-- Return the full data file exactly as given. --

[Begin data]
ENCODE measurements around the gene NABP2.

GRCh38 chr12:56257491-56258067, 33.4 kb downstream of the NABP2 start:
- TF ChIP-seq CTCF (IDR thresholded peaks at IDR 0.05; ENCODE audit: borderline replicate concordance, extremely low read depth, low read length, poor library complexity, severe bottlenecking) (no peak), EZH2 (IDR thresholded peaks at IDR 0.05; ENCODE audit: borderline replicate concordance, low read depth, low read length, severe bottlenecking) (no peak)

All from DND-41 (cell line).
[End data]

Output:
ENCODE measurements around the gene NABP2.

GRCh38 chr12:56257491-56258067, 33.4 kb downstream of the NABP2 start:
- TF ChIP-seq CTCF (IDR thresholded peaks at IDR 0.05; ENCODE audit: borderline replicate concordance, extremely low read depth, low read length, poor library complexity, severe bottlenecking) (no peak), EZH2 (IDR thresholded peaks at IDR 0.05; ENCODE audit: borderline replicate concordance, low read depth, low read length, severe bottlenecking) (no peak)

All from DND-41 (cell line).